On one of the hottest weeks of the summer in Caliente, Texas, best friends Elena and Alma open competing snow-cone stands across the street from each other. As business booms and wanes, the competition gets stronger, as do the sales pitches and incentives. Extravagant decorations, puppet shows and folk dancing in traditional costume cause ever more customers to crisscross the street, until both ice machines simultaneously malfunction, pouring out colored ice shavings until a slushy rainbow ribbon of the stuff tumbles down the street, encouraging everyone to “[cascade] down the dazzling icy mound” and leaving Elena and Alma to dissolve their rivalry and renew their friendship. The full-color paintings are mostly realistic, featuring appealing, if stiff, protagonists; the rainbow-colored snow-cone slide makes for a startling and unconvincing intrusion. Lacking the charm of Strega Nona and her magical spaghetti pot, this summery, bilingual story jars with the quick flight of fancy. While the themes of friendly rivalry and work-made-fun are worthwhile, the odd deus ex machina mystifies more than it delights. (Picture book. 5-7)

Pub Date: Nov. 30, 2010

ISBN: 978-1-55885-575-5

Page Count: 32

Publisher: Piñata Books/Arte Público

Review Posted Online: Sept. 24, 2010

Kirkus Reviews Issue: Oct. 15, 2010

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A stylish, retro addition to the seek-and-find genre.


From the Mr Tweed series

The indefatigable helper introduced in Mr Tweed’s Good Deeds (2014) continues his worthy work.

It seems that the jazz band Mr Tweed—a dapper dog sporting a monumentally tall top hat—has come to the zoo to hear has scattered about the grounds. So off he goes to spot (with readers’ help, natch) guitar player Pinky Jackson among a crowd of fellow flamingos, Mary Lou Lemur and her saxophone lurking in the dense Lost Forest, trombonist Otis O’Rangutan, and seven more animal performers in time for the show. Reminiscent of Peter Max’s psychedelic-era fancies for color, style, and surreal sensibility, Stoten’s busy but not overwhelming zoo scenes are thronged with a mix of clothed animals and human visitors of diverse age and skin color. The search concludes at last in the bustling gift shop (which doubles as a performance space), and the regathered band salutes Mr Tweed as he strolls off to, no doubt, more good deeds.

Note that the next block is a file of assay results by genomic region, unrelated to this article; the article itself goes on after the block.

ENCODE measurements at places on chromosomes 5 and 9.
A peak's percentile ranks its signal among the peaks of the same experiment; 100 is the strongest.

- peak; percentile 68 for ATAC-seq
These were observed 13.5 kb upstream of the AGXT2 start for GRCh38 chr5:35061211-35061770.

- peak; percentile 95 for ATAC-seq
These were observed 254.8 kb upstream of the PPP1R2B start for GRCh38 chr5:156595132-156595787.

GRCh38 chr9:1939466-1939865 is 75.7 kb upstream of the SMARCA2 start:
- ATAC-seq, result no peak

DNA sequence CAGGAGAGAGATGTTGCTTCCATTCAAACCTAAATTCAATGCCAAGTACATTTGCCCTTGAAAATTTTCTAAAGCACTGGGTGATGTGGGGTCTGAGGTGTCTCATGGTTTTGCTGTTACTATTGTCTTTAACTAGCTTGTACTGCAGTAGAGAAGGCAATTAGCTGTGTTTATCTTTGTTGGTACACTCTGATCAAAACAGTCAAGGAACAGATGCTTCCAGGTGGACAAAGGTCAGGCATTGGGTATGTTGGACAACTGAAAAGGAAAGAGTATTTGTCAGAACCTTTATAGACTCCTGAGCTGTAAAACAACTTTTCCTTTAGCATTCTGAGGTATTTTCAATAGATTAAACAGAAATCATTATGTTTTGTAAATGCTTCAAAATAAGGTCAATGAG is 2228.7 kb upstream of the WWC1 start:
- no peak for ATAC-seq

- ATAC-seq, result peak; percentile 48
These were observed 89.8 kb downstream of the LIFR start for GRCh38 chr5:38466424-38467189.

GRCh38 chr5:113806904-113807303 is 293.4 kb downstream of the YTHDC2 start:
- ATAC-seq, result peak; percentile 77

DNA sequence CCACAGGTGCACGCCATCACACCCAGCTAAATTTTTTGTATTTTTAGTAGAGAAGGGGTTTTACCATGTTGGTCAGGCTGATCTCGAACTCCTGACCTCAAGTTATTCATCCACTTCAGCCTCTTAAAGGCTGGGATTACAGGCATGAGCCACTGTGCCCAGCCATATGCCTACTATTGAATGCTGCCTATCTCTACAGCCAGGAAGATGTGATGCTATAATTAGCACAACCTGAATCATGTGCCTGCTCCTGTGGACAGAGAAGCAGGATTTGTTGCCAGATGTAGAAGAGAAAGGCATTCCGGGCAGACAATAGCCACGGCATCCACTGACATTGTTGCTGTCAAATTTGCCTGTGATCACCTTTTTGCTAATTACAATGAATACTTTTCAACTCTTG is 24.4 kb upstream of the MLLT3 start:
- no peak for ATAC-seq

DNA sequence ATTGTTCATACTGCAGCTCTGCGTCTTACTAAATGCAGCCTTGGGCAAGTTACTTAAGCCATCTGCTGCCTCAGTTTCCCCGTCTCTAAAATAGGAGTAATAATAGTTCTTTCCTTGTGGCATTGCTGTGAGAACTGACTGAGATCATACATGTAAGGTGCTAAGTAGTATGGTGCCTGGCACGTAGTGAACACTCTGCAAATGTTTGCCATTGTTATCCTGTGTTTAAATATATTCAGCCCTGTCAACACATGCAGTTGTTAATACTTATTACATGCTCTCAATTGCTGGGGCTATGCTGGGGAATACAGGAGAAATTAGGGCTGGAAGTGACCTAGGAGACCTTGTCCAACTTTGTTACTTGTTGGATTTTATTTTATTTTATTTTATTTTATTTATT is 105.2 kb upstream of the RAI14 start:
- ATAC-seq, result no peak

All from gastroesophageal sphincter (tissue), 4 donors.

A stylish, retro addition to the seek-and-find genre. (Picture book. 5-7)

Pub Date: Aug. 15, 2017

ISBN: 978-1-911171-29-4

Page Count: 48

Publisher: Flying Eye Books

Review Posted Online: June 14, 2017

Kirkus Reviews Issue: July 1, 2017

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As Maria shows, some things are worth fighting for.


Maria’s clothes always match the occasion as well as her accessories, but she’s about to “lose [her] matchy-matchy mind.”

The book’s beautiful, flowery cover foreshadows the world Maria lives in. In the living room Maria’s outfit blends in with the print of the comfy chair she’s sitting in. At school her laces, lunchbox, backpack, and even the barrettes holding back her black hair match. One comical two-page spread shows Maria’s flowery yellow underwear matching her dress. Maria’s problem here, though, is not the outfits: It’s her mom. “My mom picks out all of my clothes. She makes everyone…and everything match.” Maria longs to mix it up, and in her fight for the right to self-expression, she rebels, conceals, debates, and marches. Finally, Mom concedes, even wearing her own unmatchy outfit: “Polka dots and petunias!” By the end of the book, Maria exults that “this is me. Marvelous, unmatching, mix-it-up me!” McGill’s humorous illustrations mix patterns, textiles, and collage to great effect. Readers might want to pair this book with Marisol McDonald Doesn’t Match/Marisol McDonald no combina, by Monica Brown and illustrated by Sara Palacios (2011), for a look at another child who rejoices in her individuality. Maria and her mother have black hair and olive skin; her school friends have a variety of skin and hair colors.

As Maria shows, some things are worth fighting for. (Picture book. 5-7)

Pub Date: Oct. 15, 2019

ISBN: 978-1-944903-72-5

Page Count: 32

Publisher: Cameron + Company

Review Posted Online: Aug. 26, 2019

Kirkus Reviews Issue: Sept. 15, 2019

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